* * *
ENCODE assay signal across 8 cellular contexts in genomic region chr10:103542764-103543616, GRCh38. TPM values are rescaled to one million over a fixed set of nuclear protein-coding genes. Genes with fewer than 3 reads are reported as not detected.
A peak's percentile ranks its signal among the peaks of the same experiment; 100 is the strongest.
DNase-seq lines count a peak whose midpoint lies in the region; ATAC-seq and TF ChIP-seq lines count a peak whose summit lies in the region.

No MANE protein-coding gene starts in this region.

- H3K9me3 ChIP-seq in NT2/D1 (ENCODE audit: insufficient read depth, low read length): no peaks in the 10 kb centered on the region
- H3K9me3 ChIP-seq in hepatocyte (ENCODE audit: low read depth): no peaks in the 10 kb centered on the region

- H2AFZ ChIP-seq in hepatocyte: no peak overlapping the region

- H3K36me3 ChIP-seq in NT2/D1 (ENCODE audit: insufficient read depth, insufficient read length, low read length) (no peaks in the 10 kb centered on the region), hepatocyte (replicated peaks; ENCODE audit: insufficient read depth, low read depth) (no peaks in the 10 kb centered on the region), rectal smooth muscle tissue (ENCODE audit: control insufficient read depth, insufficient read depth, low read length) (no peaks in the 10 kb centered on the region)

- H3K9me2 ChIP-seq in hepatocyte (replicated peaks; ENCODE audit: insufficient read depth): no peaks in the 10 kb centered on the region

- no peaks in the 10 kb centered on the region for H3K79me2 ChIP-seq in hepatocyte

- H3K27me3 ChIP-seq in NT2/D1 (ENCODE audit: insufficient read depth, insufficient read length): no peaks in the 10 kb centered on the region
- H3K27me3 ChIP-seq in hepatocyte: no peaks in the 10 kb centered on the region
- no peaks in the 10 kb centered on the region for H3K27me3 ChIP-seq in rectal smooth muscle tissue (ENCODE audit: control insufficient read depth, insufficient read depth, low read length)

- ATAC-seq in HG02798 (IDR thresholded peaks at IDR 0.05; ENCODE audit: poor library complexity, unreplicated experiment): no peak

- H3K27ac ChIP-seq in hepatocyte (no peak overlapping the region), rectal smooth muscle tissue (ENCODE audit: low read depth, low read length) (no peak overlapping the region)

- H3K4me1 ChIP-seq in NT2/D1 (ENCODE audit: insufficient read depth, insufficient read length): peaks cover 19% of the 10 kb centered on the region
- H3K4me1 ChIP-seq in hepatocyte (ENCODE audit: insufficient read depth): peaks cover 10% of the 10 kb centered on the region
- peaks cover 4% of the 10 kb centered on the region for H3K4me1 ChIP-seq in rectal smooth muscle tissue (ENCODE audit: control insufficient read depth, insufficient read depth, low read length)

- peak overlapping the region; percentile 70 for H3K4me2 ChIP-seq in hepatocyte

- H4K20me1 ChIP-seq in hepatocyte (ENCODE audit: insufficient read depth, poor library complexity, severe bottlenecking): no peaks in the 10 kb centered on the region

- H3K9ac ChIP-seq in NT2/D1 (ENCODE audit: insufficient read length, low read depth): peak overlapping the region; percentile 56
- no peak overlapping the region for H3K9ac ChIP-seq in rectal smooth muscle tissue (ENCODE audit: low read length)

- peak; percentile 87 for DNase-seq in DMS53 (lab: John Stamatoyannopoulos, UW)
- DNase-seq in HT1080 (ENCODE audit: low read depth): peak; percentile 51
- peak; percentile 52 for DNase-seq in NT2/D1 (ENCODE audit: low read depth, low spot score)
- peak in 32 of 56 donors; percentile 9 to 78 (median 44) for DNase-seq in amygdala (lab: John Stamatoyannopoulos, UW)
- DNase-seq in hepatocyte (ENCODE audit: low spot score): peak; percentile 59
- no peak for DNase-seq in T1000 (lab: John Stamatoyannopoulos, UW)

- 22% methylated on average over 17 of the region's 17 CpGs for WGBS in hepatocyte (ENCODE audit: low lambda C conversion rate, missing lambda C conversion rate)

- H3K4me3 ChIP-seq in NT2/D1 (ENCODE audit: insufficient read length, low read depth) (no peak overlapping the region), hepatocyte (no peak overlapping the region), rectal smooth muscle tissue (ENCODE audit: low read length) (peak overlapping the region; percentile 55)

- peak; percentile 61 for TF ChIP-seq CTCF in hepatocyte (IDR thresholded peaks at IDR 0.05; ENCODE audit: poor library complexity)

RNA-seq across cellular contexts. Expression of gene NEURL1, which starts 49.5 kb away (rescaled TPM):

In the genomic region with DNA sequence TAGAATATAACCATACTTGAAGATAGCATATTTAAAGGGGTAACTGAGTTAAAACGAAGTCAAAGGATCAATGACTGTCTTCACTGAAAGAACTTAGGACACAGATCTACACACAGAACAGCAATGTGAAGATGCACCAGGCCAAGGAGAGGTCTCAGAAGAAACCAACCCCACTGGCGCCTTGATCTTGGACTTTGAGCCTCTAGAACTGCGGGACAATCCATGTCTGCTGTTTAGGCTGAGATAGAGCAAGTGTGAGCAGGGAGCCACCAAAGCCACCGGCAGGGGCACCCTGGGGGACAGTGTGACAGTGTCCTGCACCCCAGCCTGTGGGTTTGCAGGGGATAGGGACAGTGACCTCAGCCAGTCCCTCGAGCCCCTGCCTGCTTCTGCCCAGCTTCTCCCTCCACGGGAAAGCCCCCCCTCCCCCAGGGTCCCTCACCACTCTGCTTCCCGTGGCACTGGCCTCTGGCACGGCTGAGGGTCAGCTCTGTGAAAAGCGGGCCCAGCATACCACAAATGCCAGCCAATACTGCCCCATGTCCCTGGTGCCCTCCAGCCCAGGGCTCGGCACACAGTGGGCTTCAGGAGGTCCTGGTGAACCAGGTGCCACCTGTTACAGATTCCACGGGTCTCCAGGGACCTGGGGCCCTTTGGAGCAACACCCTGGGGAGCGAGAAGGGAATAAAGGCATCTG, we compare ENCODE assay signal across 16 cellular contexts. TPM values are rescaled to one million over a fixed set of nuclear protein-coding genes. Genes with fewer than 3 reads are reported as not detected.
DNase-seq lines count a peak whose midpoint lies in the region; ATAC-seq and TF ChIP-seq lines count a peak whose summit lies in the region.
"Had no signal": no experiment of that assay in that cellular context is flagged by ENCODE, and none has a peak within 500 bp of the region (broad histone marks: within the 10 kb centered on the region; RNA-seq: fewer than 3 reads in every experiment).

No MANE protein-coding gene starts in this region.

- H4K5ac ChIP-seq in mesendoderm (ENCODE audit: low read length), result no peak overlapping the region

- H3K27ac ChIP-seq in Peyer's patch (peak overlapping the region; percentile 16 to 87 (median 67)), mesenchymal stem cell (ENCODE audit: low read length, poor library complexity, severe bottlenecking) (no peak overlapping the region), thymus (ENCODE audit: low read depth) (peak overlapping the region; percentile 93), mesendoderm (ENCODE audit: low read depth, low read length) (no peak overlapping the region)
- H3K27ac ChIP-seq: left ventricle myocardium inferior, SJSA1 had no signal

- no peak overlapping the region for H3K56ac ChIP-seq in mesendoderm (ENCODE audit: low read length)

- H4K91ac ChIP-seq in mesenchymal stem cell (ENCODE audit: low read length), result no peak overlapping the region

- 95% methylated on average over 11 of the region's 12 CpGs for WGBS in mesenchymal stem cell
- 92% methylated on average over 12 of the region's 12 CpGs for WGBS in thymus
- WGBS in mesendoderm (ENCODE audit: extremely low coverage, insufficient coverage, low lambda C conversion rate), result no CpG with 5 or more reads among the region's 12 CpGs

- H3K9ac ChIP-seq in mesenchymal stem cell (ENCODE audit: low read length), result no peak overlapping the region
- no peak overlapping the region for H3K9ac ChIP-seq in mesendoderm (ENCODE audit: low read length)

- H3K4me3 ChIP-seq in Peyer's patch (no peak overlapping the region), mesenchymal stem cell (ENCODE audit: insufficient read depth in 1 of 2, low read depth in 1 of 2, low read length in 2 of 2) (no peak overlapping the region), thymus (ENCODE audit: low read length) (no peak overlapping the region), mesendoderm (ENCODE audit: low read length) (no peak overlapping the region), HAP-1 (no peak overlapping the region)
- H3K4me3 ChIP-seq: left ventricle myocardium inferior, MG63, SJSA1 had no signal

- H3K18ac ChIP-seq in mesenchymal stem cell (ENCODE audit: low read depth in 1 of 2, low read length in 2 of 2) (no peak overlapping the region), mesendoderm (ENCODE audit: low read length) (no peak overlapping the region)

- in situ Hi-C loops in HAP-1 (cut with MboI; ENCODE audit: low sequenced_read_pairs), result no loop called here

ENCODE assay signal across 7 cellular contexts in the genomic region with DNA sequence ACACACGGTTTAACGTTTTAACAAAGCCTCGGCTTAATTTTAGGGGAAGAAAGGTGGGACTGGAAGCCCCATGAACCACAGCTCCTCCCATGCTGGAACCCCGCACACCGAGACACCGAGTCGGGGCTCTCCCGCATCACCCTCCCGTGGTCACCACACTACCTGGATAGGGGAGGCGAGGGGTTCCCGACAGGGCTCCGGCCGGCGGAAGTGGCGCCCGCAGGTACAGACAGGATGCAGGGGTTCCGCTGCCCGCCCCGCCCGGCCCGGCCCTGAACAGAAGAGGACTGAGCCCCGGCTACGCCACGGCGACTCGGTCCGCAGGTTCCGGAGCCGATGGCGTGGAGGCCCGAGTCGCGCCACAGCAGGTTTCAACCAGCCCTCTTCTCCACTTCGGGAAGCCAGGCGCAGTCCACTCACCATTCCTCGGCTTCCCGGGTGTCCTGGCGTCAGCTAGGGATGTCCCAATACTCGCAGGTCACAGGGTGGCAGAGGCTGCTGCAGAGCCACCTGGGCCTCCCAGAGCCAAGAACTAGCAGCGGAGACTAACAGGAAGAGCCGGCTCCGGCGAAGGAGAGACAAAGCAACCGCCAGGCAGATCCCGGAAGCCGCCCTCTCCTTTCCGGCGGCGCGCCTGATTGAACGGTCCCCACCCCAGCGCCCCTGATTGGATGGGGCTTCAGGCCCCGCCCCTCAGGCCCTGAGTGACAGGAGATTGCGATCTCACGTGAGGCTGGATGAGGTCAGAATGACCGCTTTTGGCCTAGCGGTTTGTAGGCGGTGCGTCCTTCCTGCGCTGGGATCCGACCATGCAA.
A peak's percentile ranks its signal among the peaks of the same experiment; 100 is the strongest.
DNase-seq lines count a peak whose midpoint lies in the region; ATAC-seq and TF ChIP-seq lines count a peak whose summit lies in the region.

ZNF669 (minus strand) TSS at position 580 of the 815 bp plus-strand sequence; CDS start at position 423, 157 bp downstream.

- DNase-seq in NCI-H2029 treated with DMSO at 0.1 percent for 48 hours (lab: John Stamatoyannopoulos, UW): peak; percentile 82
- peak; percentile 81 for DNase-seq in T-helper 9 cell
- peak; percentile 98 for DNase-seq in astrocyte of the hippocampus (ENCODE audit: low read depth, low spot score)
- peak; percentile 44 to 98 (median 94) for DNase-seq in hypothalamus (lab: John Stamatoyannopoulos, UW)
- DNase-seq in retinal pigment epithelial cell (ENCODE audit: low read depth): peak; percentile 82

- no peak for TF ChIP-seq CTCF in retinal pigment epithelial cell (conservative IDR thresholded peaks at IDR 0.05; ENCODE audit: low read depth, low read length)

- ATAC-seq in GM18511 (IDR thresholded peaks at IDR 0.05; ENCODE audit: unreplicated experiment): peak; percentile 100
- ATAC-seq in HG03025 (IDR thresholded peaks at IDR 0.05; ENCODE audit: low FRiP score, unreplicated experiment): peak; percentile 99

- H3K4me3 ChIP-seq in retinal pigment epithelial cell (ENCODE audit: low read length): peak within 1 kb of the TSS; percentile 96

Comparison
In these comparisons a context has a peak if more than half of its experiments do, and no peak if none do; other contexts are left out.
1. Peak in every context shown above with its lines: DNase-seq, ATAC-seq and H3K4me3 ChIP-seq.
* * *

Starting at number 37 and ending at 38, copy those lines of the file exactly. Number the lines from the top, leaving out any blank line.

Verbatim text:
- H4K5ac ChIP-seq in mesendoderm (ENCODE audit: low read length), result no peak overlapping the region

- H3K27ac ChIP-seq in Peyer's patch (peak overlapping the region; percentile 16 to 87 (median 67)), mesenchymal stem cell (ENCODE audit: low read length, poor library complexity, severe bottlenecking) (no peak overlapping the region), thymus (ENCODE audit: low read depth) (peak overlapping the region; percentile 93), mesendoderm (ENCODE audit: low read depth, low read length) (no peak overlapping the region)